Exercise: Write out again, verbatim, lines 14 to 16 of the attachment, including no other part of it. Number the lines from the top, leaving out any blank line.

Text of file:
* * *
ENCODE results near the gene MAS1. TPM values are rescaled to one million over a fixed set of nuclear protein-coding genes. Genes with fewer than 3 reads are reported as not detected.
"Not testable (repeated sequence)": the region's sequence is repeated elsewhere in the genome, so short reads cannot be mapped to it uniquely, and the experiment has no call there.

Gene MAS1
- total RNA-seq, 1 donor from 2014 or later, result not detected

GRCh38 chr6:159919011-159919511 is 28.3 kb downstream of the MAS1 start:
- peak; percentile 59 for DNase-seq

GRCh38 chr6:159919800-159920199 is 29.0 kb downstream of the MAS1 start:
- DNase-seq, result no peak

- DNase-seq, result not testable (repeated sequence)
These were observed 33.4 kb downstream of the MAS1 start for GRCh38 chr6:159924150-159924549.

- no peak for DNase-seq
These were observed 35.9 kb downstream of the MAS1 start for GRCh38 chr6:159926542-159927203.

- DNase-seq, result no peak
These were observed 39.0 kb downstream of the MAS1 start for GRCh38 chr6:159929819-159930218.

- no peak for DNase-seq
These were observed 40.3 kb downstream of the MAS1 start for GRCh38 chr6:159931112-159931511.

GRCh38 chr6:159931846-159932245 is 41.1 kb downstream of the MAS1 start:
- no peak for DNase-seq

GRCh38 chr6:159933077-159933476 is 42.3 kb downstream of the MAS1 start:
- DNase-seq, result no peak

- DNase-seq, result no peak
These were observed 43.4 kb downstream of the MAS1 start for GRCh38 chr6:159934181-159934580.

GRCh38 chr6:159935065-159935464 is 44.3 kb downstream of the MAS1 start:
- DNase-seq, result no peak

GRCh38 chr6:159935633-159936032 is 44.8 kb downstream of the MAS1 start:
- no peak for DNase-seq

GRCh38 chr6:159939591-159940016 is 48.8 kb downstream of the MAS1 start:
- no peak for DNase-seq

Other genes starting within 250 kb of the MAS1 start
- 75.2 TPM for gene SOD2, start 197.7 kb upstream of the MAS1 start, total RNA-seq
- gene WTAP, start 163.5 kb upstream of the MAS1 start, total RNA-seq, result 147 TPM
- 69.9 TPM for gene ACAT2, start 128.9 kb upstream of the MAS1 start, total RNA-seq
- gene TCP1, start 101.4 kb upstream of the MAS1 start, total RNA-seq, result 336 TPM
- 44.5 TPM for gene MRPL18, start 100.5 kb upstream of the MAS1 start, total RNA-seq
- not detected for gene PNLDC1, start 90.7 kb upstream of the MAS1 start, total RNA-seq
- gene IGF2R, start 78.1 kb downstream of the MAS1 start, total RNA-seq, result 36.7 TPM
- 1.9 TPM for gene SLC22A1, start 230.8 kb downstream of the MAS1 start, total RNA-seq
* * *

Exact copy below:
These were observed 39.0 kb downstream of the MAS1 start for GRCh38 chr6:159929819-159930218.

- no peak for DNase-seq
These were observed 40.3 kb downstream of the MAS1 start for GRCh38 chr6:159931112-159931511.